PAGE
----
Although Jews have never had it as good as we have it now, antisemitism is still rampant. It manifests itself in many ways, especially in crowds, from gay pride parades to political rallies. Many current expressions of the perennial disdain for Jews are disguised as criticisms of Israeli policies, but some in the “Occupy Wall Street” movement and its offshoots have also gone back to the old canard: Jews are capitalist blood-suckers responsible for today’s financial woes.
It’s therefore tempting to dismiss the underlying discontent with the status quo of the young protesters and forget that their inspiration isn’t only student demonstrations in Chile and the Arab Spring, but also last summer’s tents on Rothschild Boulevard in Tel Aviv. Since then, many tents have been erected in public places in cities around the world, including Canada.
Though the emphasis of the protests is the yawning gap between haves and have-nots, other issues have also emerged. The “Occupy Judaism” movement is a case in point. The Kol Nidre service in Zuccotti Park in Manhattan, where the Wall Street protesters were camping out, was attended by more than 1,000 people. Organizers also built a sukkah, and Jews celebrated Simchat Torah there.
Their Jewish agenda may be vague, but self-hatred isn’t on it. It’s mainly an expression of dissatisfaction with the atrophy and the crass materialism that young Jews often experience in their own communities. They want more Judaism, not less.
By pointing to the absence of a specific platform, Jewish leaders deny the young credibility and ascribe to them base motives. Accusing protesters of muddled and confused thinking is a convenient way of dismissing them as irrelevant.
Although Jewish communal leaders lament that a growing number of young Jews are unaffiliated, they fail to see that many become that way not out of indifference but out of frustration at the lack of authentic Judaism in Jewish communal life. They’re cynical about those they perceive as self-seeking and self-important machers who masquerade as exponents and defenders of Judaism.
Gary Rosenblatt of New York’s Jewish Week has written: “There is a new pulse of Jewish expression out there. You can embrace it as grass-roots authenticity or feel threatened by it as anti-establishment. But don’t dismiss the fact that significant numbers of American Jews, particularly among the young, are combining politics and faith in ways that blend a discontent with those in authority and an interest in exploring deeper Jewish values.”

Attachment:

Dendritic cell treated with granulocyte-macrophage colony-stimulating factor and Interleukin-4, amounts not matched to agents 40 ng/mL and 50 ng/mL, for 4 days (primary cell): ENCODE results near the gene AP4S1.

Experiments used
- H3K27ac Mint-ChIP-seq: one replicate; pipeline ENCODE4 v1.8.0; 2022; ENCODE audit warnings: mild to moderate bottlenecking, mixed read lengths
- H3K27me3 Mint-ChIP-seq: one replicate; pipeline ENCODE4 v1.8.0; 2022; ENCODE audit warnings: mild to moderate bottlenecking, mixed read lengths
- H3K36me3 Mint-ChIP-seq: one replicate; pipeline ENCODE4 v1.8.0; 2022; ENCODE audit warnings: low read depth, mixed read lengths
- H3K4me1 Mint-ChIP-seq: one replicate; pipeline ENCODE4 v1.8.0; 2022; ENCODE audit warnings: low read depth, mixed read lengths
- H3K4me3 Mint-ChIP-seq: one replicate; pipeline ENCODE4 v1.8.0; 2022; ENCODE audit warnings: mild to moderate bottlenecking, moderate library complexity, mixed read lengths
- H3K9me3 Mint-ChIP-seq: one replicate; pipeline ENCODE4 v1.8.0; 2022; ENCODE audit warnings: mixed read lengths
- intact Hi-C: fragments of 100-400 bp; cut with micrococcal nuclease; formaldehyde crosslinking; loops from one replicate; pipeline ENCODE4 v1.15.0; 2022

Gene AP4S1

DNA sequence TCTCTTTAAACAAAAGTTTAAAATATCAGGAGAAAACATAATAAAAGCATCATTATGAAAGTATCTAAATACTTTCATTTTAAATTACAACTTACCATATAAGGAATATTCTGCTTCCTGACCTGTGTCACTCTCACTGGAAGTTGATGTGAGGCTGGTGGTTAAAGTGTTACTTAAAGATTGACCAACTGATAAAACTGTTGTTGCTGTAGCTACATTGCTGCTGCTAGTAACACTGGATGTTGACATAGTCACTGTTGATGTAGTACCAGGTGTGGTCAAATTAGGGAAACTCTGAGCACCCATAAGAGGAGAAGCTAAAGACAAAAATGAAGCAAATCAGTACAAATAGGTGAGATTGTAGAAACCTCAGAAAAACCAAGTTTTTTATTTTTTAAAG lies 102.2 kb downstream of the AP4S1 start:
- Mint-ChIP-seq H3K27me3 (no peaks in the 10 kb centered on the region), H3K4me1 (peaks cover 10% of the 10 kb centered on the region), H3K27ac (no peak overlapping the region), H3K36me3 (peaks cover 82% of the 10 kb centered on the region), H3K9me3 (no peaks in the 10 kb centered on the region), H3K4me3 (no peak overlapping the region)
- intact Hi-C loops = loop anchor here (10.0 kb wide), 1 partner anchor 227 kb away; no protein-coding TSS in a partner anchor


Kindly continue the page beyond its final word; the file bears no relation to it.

There are similar stirrings in Canada, even though Jews here tend to be more cautious in expressing dissent. But that shouldn’t stop federations, congregations and other organizations that seek to harness Jewish commitment from learning what’s happening out there by responding positively to the current quest for commitment without conformity.
Nor should the deplorable instances of antisemitism and expressions of hostility to Israel in the protest movement blind us to the many other things that are being said there. And that many caring and committed Jews are saying them.
The protests are likely to cause discomfort in Jewish institutions because now, as throughout history, organized Jewry depends on philanthropy. But the disproportionate amassing of wealth, even when some of it is given away as charity, has become the prime target of current anti-establishment slogans. Understandably, grateful institutional recipients of donations that help erect impressive buildings and maintain the Jewish bureaucracy aren’t in a position to applaud the protesters, even when they seem to have kosher agendas, celebrate Jewish holidays and pray to the God of Abraham, Isaac and Jacob as they march.
I admit that I, too, would have been more inhibited writing this had I still had the responsibility for a congregation or served on Jewish communal boards. But I’d like to think that I’d have overcome my qualms in an effort to make sure that the buildings we so proudly erect don’t stay empty while those expected to use them study and pray in the park.
There may even be times when pulling down existing structures is more wholesome than keeping them as status symbols. Sweden’s celebrated writer August Strindberg, a hero of my youth, comes to mind. A century ago, he challenged those who attacked champions of change because they didn’t offer specific alternatives. In a famous poem, he made the protesters argue: “For light and air we’re making way! Is it not well that we are trying?”